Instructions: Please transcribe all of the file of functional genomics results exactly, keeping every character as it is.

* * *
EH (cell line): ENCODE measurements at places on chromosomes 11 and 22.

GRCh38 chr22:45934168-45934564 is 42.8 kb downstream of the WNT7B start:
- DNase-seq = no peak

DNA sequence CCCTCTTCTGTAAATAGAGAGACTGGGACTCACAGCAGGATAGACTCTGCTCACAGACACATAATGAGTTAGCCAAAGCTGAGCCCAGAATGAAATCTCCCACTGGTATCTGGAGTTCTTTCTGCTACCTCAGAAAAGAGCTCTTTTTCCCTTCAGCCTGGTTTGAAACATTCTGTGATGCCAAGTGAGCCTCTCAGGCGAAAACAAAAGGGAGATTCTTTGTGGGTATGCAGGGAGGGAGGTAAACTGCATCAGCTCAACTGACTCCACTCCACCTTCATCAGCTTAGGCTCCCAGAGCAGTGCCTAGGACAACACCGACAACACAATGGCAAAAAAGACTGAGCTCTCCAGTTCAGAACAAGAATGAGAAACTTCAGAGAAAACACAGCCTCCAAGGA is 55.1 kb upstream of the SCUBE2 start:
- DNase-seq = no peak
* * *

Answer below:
EH (cell line): ENCODE measurements at places on chromosomes 11 and 22.

GRCh38 chr22:45934168-45934564 is 42.8 kb downstream of the WNT7B start:
- DNase-seq = no peak

DNA sequence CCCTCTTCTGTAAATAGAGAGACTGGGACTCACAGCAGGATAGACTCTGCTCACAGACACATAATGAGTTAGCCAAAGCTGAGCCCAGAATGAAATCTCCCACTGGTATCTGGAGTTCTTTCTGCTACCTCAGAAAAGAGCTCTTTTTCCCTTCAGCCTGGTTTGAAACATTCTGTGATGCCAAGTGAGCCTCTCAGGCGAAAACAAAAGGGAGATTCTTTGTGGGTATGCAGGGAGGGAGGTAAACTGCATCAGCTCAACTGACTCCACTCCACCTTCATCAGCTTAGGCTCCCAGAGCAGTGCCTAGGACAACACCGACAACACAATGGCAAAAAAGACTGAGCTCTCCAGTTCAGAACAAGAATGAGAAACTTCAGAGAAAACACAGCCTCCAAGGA is 55.1 kb upstream of the SCUBE2 start:
- DNase-seq = no peak